The Enlightenment spawned two related revolutions: the American revolution of 1775–1783 and the French revolution of 1789. An immediate outcome of the American revolution was the US constitution, the first example of a social contract and which also contained a codification of some of the important principles of the rule of law.

Likewise, the SA constitution represents a social contract between the various societal elements which might otherwise have been in a state of perpetual conflict, if not warfare. Like the US constitution, the SA constitution contains a codification of some important principles of the rule of law.

In SA jurisprudence, the constitution has received far greater attention than has the rule of law. This is a grievous error — for the rule of law, the progenitor of constitutionalism in any form, contains a wealth of moral wisdom unequalled in any constitutional dispensation.

The vexed issue of expropriation without compensation received judicial scrutiny in the case of Agri SA vs the minister of minerals and energy. In its judgment, the Constitutional Court based its conclusion exclusively upon the provisions of the constitution. In the process, it evaluated the form and substance of section 25 and determined that when the state acquires property without compensation this does not amount to an expropriation (for which compensation would be payable). The reason given for this extraordinary conclusion is that the state does not, in these circumstances, become owner of the property taken, but holds the property as “custodian” for the people of SA.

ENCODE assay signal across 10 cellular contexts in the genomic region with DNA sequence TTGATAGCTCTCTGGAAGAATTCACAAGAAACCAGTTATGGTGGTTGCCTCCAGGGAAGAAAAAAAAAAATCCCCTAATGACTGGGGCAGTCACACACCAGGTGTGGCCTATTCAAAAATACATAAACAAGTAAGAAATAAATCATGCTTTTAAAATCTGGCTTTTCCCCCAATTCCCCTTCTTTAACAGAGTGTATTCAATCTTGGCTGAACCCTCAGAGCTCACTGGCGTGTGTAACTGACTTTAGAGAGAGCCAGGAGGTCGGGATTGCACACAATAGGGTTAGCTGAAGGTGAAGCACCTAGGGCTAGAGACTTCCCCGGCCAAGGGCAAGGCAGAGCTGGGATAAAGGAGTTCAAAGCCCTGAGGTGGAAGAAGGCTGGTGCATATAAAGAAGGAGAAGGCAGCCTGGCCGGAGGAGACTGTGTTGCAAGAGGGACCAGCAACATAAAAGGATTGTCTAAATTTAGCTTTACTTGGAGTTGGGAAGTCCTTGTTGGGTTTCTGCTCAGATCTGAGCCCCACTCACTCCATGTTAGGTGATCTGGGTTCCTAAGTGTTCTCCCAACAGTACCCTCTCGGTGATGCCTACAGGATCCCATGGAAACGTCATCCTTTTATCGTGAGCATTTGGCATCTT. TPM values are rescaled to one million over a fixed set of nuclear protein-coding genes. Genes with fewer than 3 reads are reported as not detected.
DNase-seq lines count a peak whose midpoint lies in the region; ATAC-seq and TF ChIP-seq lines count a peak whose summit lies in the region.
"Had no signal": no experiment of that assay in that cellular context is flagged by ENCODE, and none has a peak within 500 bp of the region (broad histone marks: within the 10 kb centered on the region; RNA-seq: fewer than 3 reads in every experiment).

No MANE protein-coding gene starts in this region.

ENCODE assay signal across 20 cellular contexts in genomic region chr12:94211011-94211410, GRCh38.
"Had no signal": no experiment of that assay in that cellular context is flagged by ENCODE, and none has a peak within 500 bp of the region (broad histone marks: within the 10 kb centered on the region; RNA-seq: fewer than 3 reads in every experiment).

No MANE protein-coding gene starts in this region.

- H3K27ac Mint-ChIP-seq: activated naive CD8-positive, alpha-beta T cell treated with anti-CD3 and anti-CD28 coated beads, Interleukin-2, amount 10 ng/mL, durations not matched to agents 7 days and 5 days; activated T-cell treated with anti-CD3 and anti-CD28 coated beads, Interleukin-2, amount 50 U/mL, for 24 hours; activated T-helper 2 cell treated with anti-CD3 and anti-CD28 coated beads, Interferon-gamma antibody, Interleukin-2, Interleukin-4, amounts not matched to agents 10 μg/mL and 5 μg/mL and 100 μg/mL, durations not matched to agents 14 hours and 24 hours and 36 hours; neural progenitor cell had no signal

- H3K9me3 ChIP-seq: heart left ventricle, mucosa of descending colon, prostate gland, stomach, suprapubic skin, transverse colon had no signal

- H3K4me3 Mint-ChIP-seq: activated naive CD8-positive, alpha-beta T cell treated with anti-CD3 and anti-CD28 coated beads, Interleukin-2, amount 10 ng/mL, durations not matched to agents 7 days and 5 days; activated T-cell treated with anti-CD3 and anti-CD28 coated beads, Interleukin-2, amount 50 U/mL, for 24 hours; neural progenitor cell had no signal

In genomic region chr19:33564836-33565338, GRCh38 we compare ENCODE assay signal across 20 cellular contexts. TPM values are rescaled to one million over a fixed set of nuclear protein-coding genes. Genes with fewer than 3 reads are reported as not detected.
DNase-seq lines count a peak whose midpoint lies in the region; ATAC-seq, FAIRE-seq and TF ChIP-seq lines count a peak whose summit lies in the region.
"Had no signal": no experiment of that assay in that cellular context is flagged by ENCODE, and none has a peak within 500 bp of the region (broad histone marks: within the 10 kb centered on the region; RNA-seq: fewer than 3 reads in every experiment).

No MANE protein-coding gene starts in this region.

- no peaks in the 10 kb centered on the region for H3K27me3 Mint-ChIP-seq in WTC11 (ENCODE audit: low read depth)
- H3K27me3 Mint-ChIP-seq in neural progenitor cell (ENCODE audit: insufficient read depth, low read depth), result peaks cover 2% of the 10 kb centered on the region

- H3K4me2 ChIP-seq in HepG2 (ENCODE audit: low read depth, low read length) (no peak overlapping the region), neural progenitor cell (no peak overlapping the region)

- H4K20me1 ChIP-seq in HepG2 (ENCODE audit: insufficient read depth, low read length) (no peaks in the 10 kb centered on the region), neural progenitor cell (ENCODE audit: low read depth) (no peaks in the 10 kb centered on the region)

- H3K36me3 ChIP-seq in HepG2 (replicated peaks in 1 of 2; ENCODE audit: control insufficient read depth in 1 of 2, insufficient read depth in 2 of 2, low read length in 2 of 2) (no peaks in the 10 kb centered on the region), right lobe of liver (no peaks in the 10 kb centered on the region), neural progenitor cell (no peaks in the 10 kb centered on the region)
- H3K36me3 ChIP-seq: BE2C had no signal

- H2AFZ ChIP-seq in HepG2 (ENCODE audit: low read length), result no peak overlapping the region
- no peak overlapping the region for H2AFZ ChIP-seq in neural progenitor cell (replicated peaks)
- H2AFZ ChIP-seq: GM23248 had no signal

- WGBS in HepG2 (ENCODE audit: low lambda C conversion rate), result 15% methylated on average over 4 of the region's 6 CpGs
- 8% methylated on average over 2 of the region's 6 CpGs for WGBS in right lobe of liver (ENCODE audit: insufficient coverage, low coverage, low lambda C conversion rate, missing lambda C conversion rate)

The requirements of the rule of law were not even considered in this judgment. Bearing in mind that the rule of law is a substantive and separate iteration of law and that the property rights rendered thereby are not susceptible to the same linguistic and contextual treatment as was applied by the court to section 25 of the constitution, this was a serious oversight.

It has rendered SA property rights far more vulnerable than they may otherwise have been. It is an error that should receive urgent attention in any similar litigation in the future.

• Van Schalkwyk, a former supreme court judge, chairs the Free Market Foundation’s rule of law board of advisers.